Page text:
My Vorpal Chainsaw by Dr. Elisa Robyn

It was the broken branches scattered like a velociraptor carcass in the yard after a wild wind storm that started me thinking about chainsaws. When I think of shopping I am more likely to envision high-end resale boutiques or perhaps hiking gear, so I had no frame of reference for chain saws, or trimmers, or other potentially deadly yard contraptions. I did what every modern person seems to do, googled for answers, and asked friends for advice. The internet answers were confusing and the consistent advice from friends was “I advise you to NOT buy a chain saw.” 

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What was a girl to do? There were pieces of trees in the yard too large to be disposed of without being dismembered. The cost of yard help with a chain saw was four times the cost of one smallish, rather cute and colorful electric chain saw at the local hardware store. So off I went to learn about chains and clutches and brakes and engine oil and tensioners. It seemed appropriate to pick up a not-quite-as-deadly bush trimmer at the same time, since the bushes in the yard had declared their intention to become trees, using syringe size needles to defend their territory.

The truth is I hate yard work. I was raised in Los Angeles near Hollywood were nothing ever dies, so I did not know the difference between annuals and perennials and had never cut anything down.  Of course, I was once told that I must love gardening since I am a vegetarian. I retorted that the person must love ranching since he was a carnivore.  I had split wood for the fireplace while living in Colorado, but chainsaws were out of my realm of experience. However I was determined. 

Purchasing the deadly gear was quickly followed by reading the terrifying instructions, detailing all the ways I could end up in the emergency room minus limbs and vital organs. I briefly considered buying a suit of armor at the local renaissance store, but decided that might be over-kill. I added engine oil to keep the deadly teeth cool, put on appropriate clothing, shoes and safety glasses, and dissected the branches, first letting my neighbors know that they should respond to any screams. The branches were no match for my weapon, and I must admit, I felt a bit like wonder-woman. I dragged the pieces to the front of the house, where the trash crew had promised to feed them to the voracious trash truck.

In that state of mind I turned to the vicious bushes, their thorns glistening in the sun, daring me to use the trimmer on their thick and solid branches. I dared and failed to reduce the bush-that –would-be-king to acceptable bush size.  But the thorns had not counted on the chainsaw. It did occur to me that Lewis Carroll might have been considering yard work when he wrote his famous poem:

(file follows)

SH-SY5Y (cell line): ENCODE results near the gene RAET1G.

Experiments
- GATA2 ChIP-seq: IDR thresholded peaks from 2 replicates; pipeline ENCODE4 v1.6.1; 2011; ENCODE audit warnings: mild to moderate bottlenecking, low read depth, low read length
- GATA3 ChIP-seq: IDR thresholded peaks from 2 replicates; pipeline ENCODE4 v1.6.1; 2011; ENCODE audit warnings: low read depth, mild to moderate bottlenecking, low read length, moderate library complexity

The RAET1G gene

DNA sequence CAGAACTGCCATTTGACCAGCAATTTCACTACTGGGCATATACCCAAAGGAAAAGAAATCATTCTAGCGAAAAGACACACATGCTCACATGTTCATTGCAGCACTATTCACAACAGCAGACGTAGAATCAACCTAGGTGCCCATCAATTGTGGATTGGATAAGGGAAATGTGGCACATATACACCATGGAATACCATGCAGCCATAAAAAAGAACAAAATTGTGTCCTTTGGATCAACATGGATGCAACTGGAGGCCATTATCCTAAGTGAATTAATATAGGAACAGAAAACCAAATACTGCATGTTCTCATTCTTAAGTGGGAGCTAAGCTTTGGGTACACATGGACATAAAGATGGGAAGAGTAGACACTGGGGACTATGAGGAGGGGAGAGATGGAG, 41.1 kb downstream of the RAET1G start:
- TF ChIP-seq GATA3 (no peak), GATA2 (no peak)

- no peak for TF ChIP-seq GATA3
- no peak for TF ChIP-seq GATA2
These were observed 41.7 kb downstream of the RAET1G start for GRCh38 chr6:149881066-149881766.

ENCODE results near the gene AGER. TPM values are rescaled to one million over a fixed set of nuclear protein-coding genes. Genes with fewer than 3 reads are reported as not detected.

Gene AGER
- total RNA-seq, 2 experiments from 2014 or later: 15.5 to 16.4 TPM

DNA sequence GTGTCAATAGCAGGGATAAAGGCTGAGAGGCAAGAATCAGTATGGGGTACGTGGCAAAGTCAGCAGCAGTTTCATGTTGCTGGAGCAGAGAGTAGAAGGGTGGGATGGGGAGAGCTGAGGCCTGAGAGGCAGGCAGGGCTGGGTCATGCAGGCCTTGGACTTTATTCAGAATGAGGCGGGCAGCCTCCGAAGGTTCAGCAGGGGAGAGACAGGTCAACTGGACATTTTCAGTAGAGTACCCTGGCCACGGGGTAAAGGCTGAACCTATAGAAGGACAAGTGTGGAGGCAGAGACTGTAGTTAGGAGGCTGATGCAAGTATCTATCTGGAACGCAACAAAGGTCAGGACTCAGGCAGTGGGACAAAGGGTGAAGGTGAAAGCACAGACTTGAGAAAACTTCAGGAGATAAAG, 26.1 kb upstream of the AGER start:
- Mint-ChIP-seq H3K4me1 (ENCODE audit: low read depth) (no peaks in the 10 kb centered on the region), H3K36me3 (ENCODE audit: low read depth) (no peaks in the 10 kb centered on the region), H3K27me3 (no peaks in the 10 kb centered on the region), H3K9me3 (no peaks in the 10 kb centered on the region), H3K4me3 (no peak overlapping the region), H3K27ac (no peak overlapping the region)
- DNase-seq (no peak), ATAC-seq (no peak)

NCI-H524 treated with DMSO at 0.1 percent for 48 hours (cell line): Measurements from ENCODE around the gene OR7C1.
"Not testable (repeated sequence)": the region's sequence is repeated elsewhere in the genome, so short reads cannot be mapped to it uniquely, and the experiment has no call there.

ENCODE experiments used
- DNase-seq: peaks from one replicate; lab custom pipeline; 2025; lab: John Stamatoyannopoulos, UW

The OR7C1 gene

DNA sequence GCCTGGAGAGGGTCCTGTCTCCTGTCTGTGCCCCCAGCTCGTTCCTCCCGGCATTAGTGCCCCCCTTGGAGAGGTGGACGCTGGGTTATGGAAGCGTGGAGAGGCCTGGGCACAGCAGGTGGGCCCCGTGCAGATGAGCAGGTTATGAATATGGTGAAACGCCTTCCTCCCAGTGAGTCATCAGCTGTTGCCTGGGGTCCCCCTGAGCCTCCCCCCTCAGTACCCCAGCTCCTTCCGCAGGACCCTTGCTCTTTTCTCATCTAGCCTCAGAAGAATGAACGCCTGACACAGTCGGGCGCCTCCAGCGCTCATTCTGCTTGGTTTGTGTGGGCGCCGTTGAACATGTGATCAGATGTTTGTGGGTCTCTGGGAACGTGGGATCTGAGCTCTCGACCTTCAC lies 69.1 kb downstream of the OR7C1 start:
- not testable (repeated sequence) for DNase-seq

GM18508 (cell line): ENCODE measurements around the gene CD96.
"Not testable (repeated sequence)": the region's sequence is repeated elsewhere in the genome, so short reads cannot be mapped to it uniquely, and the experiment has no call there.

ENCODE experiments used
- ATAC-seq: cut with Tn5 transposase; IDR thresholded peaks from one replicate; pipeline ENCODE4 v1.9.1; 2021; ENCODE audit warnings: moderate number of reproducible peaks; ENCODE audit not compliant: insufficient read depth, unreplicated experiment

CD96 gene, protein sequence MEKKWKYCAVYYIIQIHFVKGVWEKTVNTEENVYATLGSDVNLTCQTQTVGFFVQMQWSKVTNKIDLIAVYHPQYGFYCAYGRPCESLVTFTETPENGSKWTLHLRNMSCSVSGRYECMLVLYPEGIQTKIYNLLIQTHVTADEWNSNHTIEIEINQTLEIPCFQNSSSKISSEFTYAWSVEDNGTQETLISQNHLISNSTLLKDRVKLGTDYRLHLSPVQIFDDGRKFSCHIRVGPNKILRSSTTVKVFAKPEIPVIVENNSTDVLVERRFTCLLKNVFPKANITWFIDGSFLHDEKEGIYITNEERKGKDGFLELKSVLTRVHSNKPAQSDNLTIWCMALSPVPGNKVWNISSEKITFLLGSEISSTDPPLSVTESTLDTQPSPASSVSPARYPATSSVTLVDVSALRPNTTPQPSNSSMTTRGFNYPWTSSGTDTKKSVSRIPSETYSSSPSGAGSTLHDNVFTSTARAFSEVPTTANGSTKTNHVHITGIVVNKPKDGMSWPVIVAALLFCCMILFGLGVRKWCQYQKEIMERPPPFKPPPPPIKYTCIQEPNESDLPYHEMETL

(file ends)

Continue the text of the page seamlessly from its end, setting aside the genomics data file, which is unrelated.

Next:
“Beware the Jabberwock, my son!

      The jaws that bite, the claws that catch!

Beware the Jubjub bird, and shun

      The frumious Bandersnatch!”

I took my “vorpal blade” in hand, and faced my foe.

“One, two! One, two! And through and through

The vorpal blade went snicker-snack!”

I left it trimmed and called for reinforcements to drag the branches away, since my gloves were no match for the thorns. A girl does have her limits.

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Dr. Elisa Robyn, a modern-day Renaissance educator and leader, is the author of The Way of the Well, a spiritual romance, and Pirate Wisdom, lessons in leadership. Her eclectic career positions include geologist, Dean of Arts and Sciences, Vice President of Academic Affairs, Futurist, and InDr. Elisa Robyn, a modern-day Renaissance educator and leader, is the author of The Way of the Well, a spiritual romance, and Pirate Wisdom, lessons in leadership. Her eclectic career positions include geologist, Dean of Arts and Sciences, Vice President of Academic Affairs, Futurist, and Innovative Mojo Coach. Currently, Elisa is an executive director at Regis University. She holds a Masters degree from the University of California, Santa Barbara, and a Ph.D. from the University of Colorado, Boulder. Her most current writings can be found atnovative Mojo Coach. Currently, Elisa is an executive director at Regis University. She holds a Masters degree from the University of California, Santa Barbara, and a Ph.D. from the University of Colorado, Boulder. Her most current writings can be found atDr. Elisa Robyn, a modern-day Renaissance educator and leader, is the author of The Way of the Well, a spiritual romance, and Pirate Wisdom, lessons in leadership. Her eclectic career positions include geologist, Dean of Arts and Sciences, Vice President of Academic Affairs, Futurist, and Innovative Mojo Coach. Currently, Elisa is an executive director at Regis University. She holds a Masters degree from the University of California, Santa Barbara, and a Ph.D. from the University of Colorado, Boulder. Her most current writings can be found at https://www.ElisaRobyn.com

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Elisa Robyn

Dr. Elisa Robyn, a modern-day Renaissance educator and leader, is the author of The Way of the Well, a spiritual romance, and Pirate Wisdom, lessons in leadership. Her eclectic career positions include geologist, Dean of Arts and Sciences, Vice President of Academic Affairs, Futurist, and Innovative Mojo Coach. Currently, Elisa is an executive director at Regis University. She holds a Masters degree from the University of California, Santa Barbara, and a Ph.D. from the University of Colorado, Boulder.